Accessible Tourism Etiquette
How does one communicate with people with disabilities? What language should one use to write or talk about people with disabilities? What is the etiquette when meeting a blind person or a wheelchair user? How much can one expect of a person with a disability, and what help should be given or offered? To provide answers to these questions, the QuadPara Association of South Africa (QASA) has an informative booklet aptly titled ‘Myths, Manners, Do's & Don'ts of Disability'.
“Many people without disabilities will have felt shy or embarrassed when meeting people with disabilities. People tend to either blurt out commonly used but discriminatory language, or tie themselves up in knots trying not to offend. That is why QASA is proud to have published the Sawubona Disability booklet,” says Ari Seirlis, CEO of QASA.
Tourism Tattler has reproduced the QASA booklet for on-screen viewing (flip-page format) here or for quick downloading (PDF 2.7MB) here.
The Language of Disability
The language of disability has been changing for quite a while, and it continues to change. This is a vitally important issue. Individuals with disabilities are considered to be disabled as a result of society's discrimination, of which language is a big part.
Mainly due to ignorance, many incorrect terms and phrases are used to describe disabilities and people who have disabilities. However, people are becoming increasingly aware of the way in which the language used to refer to disability can reinforce negative stereotypes, even without the speaker realising it. Certain words or phrases may give offence. Avoid using language that suggests that disabled people are always frail or dependent on others, or which makes disabled people objects of pity, such as “suffers from” or “a victim of”.
It is accepted practice that phrases should, if possible, put the person first, for example “people with disabilities” rather than “disabled people”.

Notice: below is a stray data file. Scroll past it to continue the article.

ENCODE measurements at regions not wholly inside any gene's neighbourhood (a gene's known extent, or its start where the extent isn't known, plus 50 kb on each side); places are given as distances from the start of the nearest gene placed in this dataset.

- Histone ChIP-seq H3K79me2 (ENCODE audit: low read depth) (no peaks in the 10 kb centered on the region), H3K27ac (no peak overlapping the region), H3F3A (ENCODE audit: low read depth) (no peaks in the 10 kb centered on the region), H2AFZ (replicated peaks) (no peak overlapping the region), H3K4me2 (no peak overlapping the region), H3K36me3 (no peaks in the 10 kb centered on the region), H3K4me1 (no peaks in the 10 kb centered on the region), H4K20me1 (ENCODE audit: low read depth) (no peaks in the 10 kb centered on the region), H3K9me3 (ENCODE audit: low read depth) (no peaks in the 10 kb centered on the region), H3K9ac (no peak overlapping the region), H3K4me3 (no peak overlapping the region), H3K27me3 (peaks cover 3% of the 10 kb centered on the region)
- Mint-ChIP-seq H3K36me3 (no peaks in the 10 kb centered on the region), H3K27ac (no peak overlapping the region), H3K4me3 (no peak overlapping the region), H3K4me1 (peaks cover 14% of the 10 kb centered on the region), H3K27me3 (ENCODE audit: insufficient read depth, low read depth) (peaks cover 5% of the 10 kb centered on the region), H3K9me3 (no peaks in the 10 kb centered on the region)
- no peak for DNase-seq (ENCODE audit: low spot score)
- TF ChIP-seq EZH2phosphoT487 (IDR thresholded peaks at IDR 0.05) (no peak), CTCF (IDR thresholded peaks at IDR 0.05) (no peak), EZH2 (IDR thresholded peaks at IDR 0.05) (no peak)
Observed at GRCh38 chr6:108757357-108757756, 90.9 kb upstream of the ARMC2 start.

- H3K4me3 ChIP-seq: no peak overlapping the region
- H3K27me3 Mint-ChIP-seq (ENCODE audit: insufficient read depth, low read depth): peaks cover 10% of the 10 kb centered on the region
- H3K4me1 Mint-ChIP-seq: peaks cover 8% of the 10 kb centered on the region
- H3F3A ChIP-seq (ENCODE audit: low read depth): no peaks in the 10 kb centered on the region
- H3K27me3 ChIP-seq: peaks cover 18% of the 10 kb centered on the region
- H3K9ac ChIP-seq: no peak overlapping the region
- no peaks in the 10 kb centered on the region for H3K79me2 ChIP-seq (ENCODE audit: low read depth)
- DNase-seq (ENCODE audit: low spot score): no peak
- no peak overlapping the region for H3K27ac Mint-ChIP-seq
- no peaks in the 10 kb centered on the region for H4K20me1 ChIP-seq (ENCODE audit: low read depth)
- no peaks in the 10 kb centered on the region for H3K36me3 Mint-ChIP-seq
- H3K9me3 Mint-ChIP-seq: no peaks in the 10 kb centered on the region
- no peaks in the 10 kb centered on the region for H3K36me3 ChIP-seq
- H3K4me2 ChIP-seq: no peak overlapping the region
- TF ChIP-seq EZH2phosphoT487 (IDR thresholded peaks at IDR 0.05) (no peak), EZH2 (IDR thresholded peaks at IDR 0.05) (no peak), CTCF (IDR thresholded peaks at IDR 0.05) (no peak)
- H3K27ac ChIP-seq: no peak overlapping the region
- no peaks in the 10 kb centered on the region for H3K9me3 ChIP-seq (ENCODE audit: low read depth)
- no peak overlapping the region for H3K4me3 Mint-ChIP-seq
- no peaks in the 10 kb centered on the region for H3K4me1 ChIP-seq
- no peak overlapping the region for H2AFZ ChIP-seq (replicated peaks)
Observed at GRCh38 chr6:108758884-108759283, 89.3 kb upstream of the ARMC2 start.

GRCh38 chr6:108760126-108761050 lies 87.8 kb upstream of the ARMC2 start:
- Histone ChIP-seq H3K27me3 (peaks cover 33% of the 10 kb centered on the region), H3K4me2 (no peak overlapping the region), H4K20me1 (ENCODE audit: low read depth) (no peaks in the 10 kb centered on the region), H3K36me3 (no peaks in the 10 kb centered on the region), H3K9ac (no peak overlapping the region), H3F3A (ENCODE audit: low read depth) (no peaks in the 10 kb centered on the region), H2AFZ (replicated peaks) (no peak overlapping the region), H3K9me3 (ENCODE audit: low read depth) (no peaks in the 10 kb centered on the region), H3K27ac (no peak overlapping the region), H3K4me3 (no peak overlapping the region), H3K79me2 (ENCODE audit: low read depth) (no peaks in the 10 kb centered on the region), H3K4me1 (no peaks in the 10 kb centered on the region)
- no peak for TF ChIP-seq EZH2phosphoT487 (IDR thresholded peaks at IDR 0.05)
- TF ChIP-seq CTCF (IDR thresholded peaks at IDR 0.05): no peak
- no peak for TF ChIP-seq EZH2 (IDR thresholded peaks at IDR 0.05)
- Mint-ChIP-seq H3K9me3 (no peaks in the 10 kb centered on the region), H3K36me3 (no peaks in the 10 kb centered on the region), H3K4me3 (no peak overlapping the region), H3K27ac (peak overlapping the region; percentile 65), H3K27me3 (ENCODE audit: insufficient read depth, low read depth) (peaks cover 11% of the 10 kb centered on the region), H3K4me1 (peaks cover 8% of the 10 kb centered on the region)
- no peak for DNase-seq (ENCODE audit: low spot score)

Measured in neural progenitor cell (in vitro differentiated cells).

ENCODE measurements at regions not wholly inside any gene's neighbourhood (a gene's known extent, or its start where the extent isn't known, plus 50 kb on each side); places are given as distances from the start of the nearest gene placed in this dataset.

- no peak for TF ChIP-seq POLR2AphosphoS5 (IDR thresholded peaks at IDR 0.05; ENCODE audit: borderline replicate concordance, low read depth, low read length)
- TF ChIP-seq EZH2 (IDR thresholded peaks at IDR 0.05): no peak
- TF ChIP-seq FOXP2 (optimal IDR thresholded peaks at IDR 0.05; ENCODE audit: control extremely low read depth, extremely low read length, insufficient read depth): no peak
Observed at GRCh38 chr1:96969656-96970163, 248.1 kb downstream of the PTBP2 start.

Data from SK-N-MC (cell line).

Although there are no concrete rules, it is helpful to understand why some terms are preferred to others.
Inappropriate terms and phrases include:
• “In spite of his disability”
• “Overcame his handicap”
Do not communicate your admiration or pity purely on account of a person's disability.
Each person you meet is an individual and may prefer the use of different or specific terminology.
Disability terminology and the disability community are constantly evolving.
Treat a person in an entirely non-judgmental manner Restrain your curiosity: if you meet a person with a disability for the first time, don't immediately ask them “what happened to you?”
Be confident and relax – If you feel embarrassed or you are unsure of what exactly to do, don't worry. It is quite normal to be nervous of doing the “wrong” thing, but your efforts will more than likely be appreciated.
Always be patient – Some disabled people need a little more time than usual for everyday tasks such as entering a building or understanding the answer to a query.
Look beyond the disability – There is a person in front of you, not a disability.
Important to acknowledge – The environment within which a person with a disability operates is often the disabling element. For more information visit www.qasa.co.za • •